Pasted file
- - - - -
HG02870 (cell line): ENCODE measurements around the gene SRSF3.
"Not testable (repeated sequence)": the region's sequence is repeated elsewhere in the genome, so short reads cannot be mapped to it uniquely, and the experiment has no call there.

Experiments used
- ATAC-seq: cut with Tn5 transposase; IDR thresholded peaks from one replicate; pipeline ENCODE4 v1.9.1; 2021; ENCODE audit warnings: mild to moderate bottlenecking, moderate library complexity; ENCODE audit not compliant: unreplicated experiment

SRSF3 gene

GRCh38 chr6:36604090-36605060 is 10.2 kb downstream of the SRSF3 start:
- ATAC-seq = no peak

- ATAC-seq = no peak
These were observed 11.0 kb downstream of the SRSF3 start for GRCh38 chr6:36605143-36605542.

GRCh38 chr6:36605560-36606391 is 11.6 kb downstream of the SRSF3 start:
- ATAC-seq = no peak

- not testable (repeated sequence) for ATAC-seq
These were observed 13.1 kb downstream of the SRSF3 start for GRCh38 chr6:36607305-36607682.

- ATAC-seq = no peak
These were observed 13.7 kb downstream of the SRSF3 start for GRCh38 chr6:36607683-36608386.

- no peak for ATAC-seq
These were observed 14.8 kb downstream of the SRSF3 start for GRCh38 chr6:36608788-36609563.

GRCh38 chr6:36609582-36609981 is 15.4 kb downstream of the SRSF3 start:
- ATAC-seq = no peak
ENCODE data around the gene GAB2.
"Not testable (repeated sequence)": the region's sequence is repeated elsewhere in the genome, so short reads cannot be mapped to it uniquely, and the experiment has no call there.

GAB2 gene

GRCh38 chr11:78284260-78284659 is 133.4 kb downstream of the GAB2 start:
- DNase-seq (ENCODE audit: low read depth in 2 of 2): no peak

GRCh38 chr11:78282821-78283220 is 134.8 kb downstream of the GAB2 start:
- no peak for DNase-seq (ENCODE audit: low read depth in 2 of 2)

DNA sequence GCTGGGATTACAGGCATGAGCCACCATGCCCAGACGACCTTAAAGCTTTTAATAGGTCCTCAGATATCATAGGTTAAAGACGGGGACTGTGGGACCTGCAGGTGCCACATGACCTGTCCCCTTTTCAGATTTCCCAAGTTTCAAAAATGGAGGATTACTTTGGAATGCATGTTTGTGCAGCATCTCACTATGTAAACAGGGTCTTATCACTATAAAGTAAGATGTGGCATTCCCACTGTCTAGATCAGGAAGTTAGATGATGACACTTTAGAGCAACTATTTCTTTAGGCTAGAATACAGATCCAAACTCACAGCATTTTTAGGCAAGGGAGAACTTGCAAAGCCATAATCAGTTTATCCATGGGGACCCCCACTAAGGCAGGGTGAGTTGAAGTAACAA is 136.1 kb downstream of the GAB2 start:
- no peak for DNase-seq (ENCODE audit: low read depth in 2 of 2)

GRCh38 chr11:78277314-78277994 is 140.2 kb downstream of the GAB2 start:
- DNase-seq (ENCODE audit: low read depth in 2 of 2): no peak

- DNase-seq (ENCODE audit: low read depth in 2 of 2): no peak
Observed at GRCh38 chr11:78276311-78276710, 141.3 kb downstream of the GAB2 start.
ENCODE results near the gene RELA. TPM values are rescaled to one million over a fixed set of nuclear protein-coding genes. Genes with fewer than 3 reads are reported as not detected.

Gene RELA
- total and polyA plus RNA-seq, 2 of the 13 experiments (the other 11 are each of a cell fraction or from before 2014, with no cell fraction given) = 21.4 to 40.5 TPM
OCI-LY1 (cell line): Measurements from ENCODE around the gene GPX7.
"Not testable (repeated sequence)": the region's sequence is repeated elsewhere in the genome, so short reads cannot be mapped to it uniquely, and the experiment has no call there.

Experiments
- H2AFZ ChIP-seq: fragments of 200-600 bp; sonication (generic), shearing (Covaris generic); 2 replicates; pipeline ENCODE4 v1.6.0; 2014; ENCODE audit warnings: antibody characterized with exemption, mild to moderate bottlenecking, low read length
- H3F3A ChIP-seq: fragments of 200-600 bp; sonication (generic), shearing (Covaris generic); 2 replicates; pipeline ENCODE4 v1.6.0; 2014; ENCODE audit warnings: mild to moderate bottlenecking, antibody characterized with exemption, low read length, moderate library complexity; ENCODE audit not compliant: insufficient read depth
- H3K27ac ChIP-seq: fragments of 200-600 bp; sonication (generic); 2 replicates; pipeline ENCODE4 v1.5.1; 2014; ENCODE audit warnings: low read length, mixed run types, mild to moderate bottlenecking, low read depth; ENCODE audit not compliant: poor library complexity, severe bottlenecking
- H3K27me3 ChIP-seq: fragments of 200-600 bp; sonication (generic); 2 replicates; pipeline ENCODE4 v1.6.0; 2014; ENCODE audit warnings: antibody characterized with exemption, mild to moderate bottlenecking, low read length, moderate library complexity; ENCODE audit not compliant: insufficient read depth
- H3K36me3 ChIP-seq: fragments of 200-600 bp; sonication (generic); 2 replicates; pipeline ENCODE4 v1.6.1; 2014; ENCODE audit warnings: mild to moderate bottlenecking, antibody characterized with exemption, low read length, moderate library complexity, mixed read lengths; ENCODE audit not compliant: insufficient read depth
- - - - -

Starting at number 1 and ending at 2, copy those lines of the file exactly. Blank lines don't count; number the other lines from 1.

HG02870 (cell line): ENCODE measurements around the gene SRSF3.
"Not testable (repeated sequence)": the region's sequence is repeated elsewhere in the genome, so short reads cannot be mapped to it uniquely, and the experiment has no call there.